Twenty-five years after winning the franchise’s only Stanley Cup to date, the Dallas Stars have put themselves in excellent position to win another.

As champions of the National Hockey League’s Western Conference, they can enjoy home-ice advantage in any best-of-seven playoff series through the first three rounds. If they then reach the Stanley Cup final, they would lose that advantage if they play the lone team in the league that finished with a better record, the New York Rangers.

As the Stars prepare to face the Vegas Golden Knights in the opening round beginning Monday at the American Airlines Center, Dallas’s regular-season success has often been attributed to the depth of individual scoring on a team that finished third in the NHL in goals. Dallas boasts eight players who scored twenty or more goals, a league high. The team’s top goal scorer, twenty-year-old Wyatt Johnston, ranked thirty-fourth in the league with 32 goals. That’s balance.

The team’s share-the-wealth approach also shines through in the time on ice (TOI) Dallas players averaged. Jason Robertson, the 24-year-old forward who led the Stars with eighty points on 29 goals and a team-high 51 assists, also led Dallas forwards in time on ice, playing 18:19 out of each 60-minute game (or a maximum 65-minute contest, when there’s overtime).

Before Dallas’s regular-season finale Wednesday, I approached Robertson in the locker room and asked him to guess where he ranked among NHL forwards in time on ice.

“Seventy?” he said before quickly reconsidering. “Sixty?”

I was surprised he guessed that low, given that he leads the Stars in that category, and there are 32 teams in the league. Then I told him the answer: “Eighty-three.”

The highest-ranking NHL forward in TOI this season was Mikko Rantanen of the Colorado Avalanche, at 22:54. In a typical game, a team will play twelve forwards divided into four lines (a center and two wings), with line shifts usually coming every thirty seconds to a minute, though that can vary depending on game circumstances.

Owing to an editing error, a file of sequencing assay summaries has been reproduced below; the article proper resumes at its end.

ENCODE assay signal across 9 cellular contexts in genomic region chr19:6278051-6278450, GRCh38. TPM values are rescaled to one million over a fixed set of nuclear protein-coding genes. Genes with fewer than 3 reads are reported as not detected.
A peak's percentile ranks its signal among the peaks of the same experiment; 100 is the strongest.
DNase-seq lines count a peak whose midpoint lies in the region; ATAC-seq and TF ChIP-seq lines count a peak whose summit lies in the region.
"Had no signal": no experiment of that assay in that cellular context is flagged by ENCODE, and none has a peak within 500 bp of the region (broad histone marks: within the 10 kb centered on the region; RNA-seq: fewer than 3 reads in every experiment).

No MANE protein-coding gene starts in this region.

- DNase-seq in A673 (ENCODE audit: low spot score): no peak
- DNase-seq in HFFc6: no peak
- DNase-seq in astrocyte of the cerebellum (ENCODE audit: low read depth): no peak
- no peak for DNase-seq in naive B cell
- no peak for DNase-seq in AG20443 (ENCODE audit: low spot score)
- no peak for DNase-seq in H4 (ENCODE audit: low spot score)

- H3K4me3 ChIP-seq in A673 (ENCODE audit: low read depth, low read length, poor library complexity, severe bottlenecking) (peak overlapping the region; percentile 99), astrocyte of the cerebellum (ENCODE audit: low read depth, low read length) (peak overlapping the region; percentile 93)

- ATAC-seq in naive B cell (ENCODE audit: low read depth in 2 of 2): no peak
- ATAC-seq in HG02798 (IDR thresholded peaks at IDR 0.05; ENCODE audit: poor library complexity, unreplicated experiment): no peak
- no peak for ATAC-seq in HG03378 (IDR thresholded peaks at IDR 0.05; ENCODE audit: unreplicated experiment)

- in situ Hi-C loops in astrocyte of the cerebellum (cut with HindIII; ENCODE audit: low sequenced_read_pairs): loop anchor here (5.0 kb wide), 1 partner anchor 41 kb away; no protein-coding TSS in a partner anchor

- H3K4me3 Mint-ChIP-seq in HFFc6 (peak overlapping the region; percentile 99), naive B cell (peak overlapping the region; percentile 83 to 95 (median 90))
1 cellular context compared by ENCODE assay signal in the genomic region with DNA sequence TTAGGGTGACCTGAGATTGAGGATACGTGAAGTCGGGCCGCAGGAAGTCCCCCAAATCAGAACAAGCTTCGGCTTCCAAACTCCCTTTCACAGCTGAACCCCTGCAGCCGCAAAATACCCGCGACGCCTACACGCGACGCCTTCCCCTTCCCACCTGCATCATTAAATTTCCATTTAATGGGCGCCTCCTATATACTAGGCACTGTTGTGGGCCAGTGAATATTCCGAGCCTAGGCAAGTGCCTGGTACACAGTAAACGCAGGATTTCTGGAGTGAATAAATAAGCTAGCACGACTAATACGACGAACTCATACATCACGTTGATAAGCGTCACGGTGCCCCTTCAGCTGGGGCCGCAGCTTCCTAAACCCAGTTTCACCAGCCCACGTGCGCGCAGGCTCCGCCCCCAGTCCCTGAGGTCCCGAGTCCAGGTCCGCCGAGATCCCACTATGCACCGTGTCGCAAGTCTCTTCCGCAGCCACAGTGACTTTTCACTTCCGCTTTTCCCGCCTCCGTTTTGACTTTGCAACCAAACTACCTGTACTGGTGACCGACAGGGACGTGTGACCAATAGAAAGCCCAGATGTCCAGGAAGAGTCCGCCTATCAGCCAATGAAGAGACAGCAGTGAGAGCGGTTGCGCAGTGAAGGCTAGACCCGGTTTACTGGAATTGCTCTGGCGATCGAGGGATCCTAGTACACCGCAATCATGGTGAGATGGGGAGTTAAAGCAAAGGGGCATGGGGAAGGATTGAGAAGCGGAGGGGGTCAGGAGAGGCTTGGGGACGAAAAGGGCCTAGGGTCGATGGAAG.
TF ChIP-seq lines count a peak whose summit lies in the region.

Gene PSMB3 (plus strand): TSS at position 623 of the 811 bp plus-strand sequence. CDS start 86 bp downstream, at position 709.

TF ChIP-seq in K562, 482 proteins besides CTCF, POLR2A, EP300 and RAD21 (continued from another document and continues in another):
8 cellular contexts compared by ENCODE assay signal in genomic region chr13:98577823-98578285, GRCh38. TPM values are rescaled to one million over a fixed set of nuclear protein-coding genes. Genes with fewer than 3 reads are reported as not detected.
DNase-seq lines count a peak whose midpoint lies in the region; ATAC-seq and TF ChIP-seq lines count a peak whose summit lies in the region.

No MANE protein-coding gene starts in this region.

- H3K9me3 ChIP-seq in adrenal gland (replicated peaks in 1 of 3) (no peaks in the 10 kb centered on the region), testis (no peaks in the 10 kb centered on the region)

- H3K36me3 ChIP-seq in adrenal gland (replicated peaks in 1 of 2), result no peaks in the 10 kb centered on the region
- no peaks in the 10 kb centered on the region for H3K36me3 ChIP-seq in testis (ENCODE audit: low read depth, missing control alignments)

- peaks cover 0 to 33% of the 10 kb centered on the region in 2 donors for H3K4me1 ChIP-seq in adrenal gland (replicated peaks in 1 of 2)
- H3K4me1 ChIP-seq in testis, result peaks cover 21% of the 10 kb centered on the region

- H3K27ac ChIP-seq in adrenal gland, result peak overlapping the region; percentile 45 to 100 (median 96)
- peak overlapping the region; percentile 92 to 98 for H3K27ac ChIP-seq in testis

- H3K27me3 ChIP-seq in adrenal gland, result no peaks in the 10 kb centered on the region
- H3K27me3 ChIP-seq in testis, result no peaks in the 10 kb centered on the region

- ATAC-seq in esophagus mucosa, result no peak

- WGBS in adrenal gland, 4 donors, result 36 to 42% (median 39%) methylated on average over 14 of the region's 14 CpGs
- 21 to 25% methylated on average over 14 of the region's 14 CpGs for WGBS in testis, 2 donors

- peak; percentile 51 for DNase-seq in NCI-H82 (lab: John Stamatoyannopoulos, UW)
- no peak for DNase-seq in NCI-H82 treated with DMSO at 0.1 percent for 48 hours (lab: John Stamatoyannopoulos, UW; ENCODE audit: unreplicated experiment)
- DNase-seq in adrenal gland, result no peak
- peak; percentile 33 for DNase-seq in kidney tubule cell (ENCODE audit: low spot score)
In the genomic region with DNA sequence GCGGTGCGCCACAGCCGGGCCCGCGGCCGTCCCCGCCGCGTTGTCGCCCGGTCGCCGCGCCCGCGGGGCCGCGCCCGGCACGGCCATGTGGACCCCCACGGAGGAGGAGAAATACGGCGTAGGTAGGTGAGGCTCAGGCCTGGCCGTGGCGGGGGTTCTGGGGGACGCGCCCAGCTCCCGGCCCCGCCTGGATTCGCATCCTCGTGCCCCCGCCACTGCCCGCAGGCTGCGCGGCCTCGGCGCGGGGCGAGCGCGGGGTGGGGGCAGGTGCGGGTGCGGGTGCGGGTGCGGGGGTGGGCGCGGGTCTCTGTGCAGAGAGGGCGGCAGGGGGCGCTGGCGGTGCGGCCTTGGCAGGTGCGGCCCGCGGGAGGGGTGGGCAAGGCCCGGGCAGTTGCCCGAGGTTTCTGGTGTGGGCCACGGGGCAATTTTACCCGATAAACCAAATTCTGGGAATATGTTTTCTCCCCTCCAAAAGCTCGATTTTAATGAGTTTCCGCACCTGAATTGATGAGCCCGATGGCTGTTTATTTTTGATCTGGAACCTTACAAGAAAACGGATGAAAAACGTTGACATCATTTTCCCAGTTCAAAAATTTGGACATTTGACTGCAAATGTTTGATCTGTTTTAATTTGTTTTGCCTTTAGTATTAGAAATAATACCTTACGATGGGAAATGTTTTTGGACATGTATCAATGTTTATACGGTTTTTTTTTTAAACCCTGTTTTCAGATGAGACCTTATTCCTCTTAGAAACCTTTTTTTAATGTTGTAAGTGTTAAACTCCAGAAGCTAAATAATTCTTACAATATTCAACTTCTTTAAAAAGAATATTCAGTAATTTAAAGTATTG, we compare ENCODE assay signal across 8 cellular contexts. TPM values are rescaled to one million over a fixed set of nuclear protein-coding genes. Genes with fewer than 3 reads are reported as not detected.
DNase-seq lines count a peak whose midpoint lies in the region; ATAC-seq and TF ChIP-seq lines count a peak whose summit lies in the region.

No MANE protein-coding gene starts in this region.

But ice time isn’t always parsed equally among the forward lines. The fourth-line players often receive less time than the others. A team that is equitable in allotting time across all four lines is said to “roll” them. The Stars are big on rolling four lines. Because of that, virtually all of the forwards on Dallas’s top three lines have played significantly fewer regular-season minutes this year than in the recent past, and that could help them stay energized for a long playoff run. 

“You’re fresh,” Robertson said. “You can exert more energy, [play] harder shifts.”

Roope Hintz, considered the fastest skater among Dallas’s forwards, averaged 17:14 this season compared to 18:02 two years ago. Veteran forward Tyler Seguin was down to 16:32 from 17:49 in 2021–22. Matt Duchene, playing his first season in Dallas, averaged 16:45 compared to 19:00 two years ago with the Nashville Predators. Joe Pavelski, the team’s oldest player, at 39, and its number two scorer, with 67 points, averaged 16:48 this season, compared to 18:28 in 2021–22.

This isn’t happenstance under second-year head coach Pete DeBoer. “It’s an important part of what we do,” he said.

I assumed these minutes would be tracked closely during games, perhaps by an assistant coach watching real-time TOI on a tablet. Nope.

“We get sheets between periods with updated time on ice and shift length,” DeBoer said. “On the bench in the moment, it’s just a feel. I think you develop a feel for what an appropriate shift length should feel like to keep your energy in your group.